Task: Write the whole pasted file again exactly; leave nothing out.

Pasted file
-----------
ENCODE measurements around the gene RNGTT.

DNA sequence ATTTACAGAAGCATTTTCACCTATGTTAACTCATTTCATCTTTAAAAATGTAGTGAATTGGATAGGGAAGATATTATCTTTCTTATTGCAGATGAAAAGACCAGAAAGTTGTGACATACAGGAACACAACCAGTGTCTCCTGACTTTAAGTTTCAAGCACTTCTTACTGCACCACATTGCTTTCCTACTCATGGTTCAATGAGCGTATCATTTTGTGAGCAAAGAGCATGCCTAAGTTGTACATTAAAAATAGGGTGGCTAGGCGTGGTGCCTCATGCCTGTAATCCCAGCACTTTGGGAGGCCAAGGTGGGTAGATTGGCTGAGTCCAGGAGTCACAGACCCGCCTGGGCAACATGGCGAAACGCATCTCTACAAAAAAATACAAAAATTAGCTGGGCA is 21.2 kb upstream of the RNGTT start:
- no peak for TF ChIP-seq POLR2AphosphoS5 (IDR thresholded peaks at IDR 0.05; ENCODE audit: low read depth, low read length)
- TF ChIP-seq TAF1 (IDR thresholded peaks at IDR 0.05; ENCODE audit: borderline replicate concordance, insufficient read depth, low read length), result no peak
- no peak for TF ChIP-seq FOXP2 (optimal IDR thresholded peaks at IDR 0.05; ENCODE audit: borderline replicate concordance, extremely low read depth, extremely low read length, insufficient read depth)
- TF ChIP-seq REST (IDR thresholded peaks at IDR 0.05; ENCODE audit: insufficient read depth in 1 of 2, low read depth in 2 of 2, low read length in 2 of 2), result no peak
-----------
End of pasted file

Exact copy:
ENCODE measurements around the gene RNGTT.

DNA sequence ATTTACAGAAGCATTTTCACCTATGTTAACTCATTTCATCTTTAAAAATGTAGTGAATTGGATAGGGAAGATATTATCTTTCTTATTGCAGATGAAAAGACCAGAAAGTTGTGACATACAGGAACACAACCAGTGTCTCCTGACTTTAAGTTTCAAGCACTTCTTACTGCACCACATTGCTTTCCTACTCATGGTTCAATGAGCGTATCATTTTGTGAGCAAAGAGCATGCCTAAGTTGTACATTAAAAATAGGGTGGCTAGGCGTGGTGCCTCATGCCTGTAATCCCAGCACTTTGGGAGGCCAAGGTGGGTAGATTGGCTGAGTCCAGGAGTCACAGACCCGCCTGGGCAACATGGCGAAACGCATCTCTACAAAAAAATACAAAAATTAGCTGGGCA is 21.2 kb upstream of the RNGTT start:
- no peak for TF ChIP-seq POLR2AphosphoS5 (IDR thresholded peaks at IDR 0.05; ENCODE audit: low read depth, low read length)
- TF ChIP-seq TAF1 (IDR thresholded peaks at IDR 0.05; ENCODE audit: borderline replicate concordance, insufficient read depth, low read length), result no peak
- no peak for TF ChIP-seq FOXP2 (optimal IDR thresholded peaks at IDR 0.05; ENCODE audit: borderline replicate concordance, extremely low read depth, extremely low read length, insufficient read depth)
- TF ChIP-seq REST (IDR thresholded peaks at IDR 0.05; ENCODE audit: insufficient read depth in 1 of 2, low read depth in 2 of 2, low read length in 2 of 2), result no peak